Rosacea is a common persistent facial skin disease. Signs and symptoms of rosacea include red or pus-filled spots, dilated blood vessels, facial redness which can resemble blushing, and in some cases, it can be disfiguring. It tends to begin between 30 and 60 years of age and persists in later life.

Symptoms can be worsened by regular day-to-day activities such as drinking hot caffeinated drinks, alcohol, eating spicy foods, staying in hot environments and under direct sunshine. Its impact on one’s quality of life results in psychological stress, and over time it impairs an individual’s emotional well-being.

Patients with rosacea have higher rates of depression, anxiety and embarrassment compared with the rest of the population. (1) The presence of depression is often not related to the objective severity of rosacea, rather in individuals who perceive their condition to be severe. (2) Psychological distress is common in patients who are anxious about social consequences of facial redness and blushing, and relates to feelings of stigmatization, reducing self-esteem and self-confidence. (3) (4) Patients affected by rosacea often find that it affects their social activities, work, diet, exercise and even sleep. Symptoms can lead individuals to avoid public contact, cancel social engagements, and resign from work. It is important to recognize the impact of rosacea on one’s emotional well-being and seek help. (5)

Currently, there is no permanent cure for rosacea, but symptoms can be controlled by avoiding triggering factors and by using medication. Treatments are targeted to the different forms of the disease, and often a combination of treatments is recommended. For example, red spots can be treated with anti-inflammatory agents such as ivermectin cream, oral doxycycline or isotretinoin tablets. Dilated blood vessels can be treated with ND:Yag or Pulse Dye Laser, and redness can be controlled with brimonidine gel. Cosmetic camouflage can also be used to conceal redness and irregularities of the skin and has been shown to provide emotional benefit for individuals with skin conditions. (6) (7)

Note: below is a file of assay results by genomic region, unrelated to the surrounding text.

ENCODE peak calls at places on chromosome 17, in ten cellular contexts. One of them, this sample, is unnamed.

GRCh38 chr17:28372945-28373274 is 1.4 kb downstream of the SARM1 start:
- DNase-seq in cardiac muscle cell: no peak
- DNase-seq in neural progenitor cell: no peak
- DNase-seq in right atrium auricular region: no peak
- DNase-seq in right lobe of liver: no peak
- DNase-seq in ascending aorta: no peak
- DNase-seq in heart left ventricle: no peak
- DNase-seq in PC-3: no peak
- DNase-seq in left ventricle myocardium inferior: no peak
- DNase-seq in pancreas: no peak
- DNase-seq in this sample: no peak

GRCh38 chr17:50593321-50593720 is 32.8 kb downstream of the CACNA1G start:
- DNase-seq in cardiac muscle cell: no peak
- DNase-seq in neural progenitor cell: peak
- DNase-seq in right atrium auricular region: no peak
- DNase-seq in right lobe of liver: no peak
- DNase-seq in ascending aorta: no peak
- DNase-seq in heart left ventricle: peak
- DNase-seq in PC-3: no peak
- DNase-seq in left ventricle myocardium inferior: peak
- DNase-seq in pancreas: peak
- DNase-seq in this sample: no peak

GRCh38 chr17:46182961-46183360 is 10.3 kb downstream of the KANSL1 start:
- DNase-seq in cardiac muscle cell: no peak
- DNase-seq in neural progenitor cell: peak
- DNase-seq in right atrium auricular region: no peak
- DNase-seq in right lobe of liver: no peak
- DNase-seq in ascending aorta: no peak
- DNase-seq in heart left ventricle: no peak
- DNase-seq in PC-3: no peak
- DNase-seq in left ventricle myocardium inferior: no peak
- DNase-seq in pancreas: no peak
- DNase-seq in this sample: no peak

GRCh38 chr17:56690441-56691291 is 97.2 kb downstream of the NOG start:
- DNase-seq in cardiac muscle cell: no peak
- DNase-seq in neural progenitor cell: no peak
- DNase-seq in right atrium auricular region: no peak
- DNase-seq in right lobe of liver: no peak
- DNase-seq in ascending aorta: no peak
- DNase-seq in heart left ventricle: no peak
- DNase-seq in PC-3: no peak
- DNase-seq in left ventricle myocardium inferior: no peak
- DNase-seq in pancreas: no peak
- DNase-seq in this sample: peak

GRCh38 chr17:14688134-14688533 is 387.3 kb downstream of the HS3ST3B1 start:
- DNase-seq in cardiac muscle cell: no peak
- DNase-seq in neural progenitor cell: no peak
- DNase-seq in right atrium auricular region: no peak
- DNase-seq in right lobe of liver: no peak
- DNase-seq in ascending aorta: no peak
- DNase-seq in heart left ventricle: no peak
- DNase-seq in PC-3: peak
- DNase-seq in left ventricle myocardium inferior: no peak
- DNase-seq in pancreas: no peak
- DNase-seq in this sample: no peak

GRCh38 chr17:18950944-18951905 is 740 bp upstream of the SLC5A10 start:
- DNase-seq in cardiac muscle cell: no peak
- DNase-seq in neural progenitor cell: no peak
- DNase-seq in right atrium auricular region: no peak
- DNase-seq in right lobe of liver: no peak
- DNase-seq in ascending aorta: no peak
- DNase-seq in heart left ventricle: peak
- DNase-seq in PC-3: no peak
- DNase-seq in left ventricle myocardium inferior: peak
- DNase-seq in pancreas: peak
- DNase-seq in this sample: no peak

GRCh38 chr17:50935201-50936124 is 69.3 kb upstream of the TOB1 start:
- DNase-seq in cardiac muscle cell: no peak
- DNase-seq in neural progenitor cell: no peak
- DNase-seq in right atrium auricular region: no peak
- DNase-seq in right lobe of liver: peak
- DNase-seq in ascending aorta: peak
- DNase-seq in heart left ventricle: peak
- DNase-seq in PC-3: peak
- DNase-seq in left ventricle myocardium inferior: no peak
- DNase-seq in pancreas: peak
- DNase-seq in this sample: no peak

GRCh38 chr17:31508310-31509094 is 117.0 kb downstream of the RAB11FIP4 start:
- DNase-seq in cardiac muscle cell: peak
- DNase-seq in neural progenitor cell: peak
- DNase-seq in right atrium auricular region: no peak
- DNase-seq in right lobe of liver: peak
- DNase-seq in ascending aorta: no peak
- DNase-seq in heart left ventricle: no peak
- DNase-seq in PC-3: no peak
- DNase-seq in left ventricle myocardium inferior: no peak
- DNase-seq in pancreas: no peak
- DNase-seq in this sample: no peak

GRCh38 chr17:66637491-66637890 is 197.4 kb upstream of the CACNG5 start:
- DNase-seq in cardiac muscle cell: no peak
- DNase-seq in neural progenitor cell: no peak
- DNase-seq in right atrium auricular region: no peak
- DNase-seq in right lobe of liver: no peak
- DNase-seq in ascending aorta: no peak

As rosacea often affects a person’s emotional health, an assessment of an individual’s psychological well-being and appropriate treatment is also recommended. Psychological treatments are tailored to a patient’s individual needs, which include oral medications and talking therapies such as cognitive behavioural therapy, which is helpful for managing social anxiety in patients with a fear of blushing (4).

A psychodermatology clinic enables access to both skin and psychological expertise and treatments. Management of patients in this clinic is recommended for patients with skin conditions with mental illness, from both patient and cost perspective. (8) Where a patient suffers from depression or anxiety associated with rosacea, referral to a psychodermatology clinic is recommended.